The tradition continues! From near and far, a group of hearty skiers gathered for the 5th annual Yurtika. The destination for this year was the Coyote Yurts, and like the past couple years, deep powder was on the menu. Fun times and awesome skiing – doesn’t get much better!
Braving Blizzards on El Capitan: SVT guides Chris Marshall and Niels Meyer prep for winter
With the snow starting to fall in the mountains, the stoke for the upcoming winter is palatable. At times the feeling of time is transcended throughout our life and our daily routine; as I prepare for winter, I feel that both the last ski season just ended, and its been an eternity since I put away for boards for the summer. Reflecting back on the past 8 months, the latter is probably more accurate. I don’t spend the off months in Sun Valley and work takes me to other amazing places in the West, and a lot of mountain stoke has happened. As a professional guide, and one that is one final exam away from full AMGA/IFMGA international Mountain Guide certification, I need to critically balance my time in the outdoors, and make sure that I am giving due process to work (pays the bills), professional development and training (important for the profession), and lastly, having some personal fun.
This past year, I focused heavily on working and professional development. I was successful in passing my AMGA Ski Guide Exam in April, working a full summer guiding season in the Pacific Northwest, passing my Alpine Aspirant Exam in September, and passing my Rock Exam in October. Whew! That was a lot. While I attribute this success to both personal dedication and professional development, the role that mentorship has played cannot be understated. Once my Rock Exam was over, I wanted to take some personal climbing time to revisit the stoke and passion that climbing has always brought to me, which at times can be overshadowed by work. I also wanted to take the opportunity to visit and spend time with friends throughout climbing areas in the West that have played a pivotal role in who I am today and also wanted to create new milestones in my climbing career. Furthermore, I wanted to take the opportunity to give back and offer mentorship and share my experience with others. Apprentice guide, Niels Meyer was game to come along on the wild ride with me. Please enjoy the photo essay of our adventures below, and I hope to ski with you this season! :SVT Guide Chris Marshall
Our first stop was Red Rock Canyon. The climbing here is super varied, with everything between overhanging sport routes, excellent splitter crack, technical face climbs, and long multi-pitch adventure routes.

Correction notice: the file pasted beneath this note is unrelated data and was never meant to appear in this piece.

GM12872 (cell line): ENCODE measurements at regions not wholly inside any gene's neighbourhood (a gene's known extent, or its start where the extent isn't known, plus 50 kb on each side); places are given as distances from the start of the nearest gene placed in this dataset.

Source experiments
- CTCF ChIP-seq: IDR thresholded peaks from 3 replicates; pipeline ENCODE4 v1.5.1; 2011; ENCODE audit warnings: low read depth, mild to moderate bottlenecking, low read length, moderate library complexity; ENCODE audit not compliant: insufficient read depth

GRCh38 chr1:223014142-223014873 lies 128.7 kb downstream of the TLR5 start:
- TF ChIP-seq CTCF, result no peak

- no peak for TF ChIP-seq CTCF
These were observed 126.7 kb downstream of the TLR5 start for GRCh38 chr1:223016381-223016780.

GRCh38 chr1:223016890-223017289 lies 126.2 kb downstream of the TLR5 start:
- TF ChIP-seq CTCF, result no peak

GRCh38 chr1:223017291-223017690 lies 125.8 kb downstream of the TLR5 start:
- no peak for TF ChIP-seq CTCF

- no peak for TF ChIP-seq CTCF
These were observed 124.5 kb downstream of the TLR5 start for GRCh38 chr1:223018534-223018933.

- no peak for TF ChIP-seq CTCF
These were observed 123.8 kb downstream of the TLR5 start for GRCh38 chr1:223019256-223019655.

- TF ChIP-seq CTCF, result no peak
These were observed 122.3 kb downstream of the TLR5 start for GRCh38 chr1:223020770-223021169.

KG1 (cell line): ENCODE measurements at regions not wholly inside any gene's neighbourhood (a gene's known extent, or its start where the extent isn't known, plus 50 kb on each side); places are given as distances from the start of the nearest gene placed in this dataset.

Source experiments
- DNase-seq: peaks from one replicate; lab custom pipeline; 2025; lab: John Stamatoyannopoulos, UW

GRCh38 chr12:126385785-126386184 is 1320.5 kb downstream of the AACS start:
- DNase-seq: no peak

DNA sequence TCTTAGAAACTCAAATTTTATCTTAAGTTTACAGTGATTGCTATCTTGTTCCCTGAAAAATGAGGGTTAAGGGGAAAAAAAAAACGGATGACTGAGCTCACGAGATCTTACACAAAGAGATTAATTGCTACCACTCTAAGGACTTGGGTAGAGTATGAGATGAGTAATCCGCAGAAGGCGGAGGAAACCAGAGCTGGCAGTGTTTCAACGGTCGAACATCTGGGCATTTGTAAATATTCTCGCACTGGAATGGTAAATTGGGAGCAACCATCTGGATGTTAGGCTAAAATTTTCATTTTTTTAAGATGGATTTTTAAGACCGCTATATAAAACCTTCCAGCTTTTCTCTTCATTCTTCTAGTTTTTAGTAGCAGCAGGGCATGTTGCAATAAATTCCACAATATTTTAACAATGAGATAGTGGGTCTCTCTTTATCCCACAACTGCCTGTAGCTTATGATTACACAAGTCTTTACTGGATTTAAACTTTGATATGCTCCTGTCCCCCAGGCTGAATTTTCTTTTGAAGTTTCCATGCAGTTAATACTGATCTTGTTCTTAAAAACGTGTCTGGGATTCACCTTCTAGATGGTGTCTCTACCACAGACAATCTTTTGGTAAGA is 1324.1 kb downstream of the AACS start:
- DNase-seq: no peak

Eventually it was time to leave the desert, Yosemite Valley was calling. The Valley was another monumental place as I developed as a climber, and not having climbed there much in the last few years, the bucket list was starting to grow.
Cool temps and the first winter storm had chased away many folks from the Valley and off of El Capitan. As a team of three, Niels, Greg, and I had been planning on climbing the Muir Wall, but with the possibility of another winter storm on the horizon, we set our sights on the classic and steep Zodiac (5.8 A3/C3). We took a few days prepping, teaching Niels the ins and outs of aid climbing, and packing for 4-5 days on the wall. We had hoped to spend 3 nights, but with the cold, the storm, and the short days, we topped out after 5 long and amazing days living and breathing in the vertical. We believe that we were one of two parties on El Cap for the storm, which brought snow down to the valley floor and temperatures in the 20s.
Niels and I are in Indian Creek sampling some of the best desert splitters on earth in a lower stress environment. We’ll head over to the San Juan Mountains for some early season ice before this adventure ends, back in Sun Valley, where we’ll have time to reflect on this journey, dream of the next adventure, and get stoked for the ski season ahead!
At the start of every winter season, we celebrate the coming of winter with a BIG fire. Unlike people who love spending their time inside their rooms in the warmth of their furnaces operating constantly with an abundant amount of propane (which can be sourced from kellypropane.com), we prefer to honor the change of the season and the coming days of arcing down mountains on skis by a bonfire. We honor the Norse God Ullr, known as a great skier who would leave trails of stars behind his skis and drink to his health with hopes he will smile upon us. This year we had the annual Ullr fire up at the Boulder Yurts, where we had a giant pile of slash from recent woodcuts. Friends, family and guides came to celebrate the new snow and the joy of the coming ski season. Considering this fire was going to one of the biggest we’ve had so far, and we knew small children and families would be attending, we made sure to get as much information on fire safety and the different extinguishers we’d be able to use to douse the flames. Fire safety is still imperative in the snow!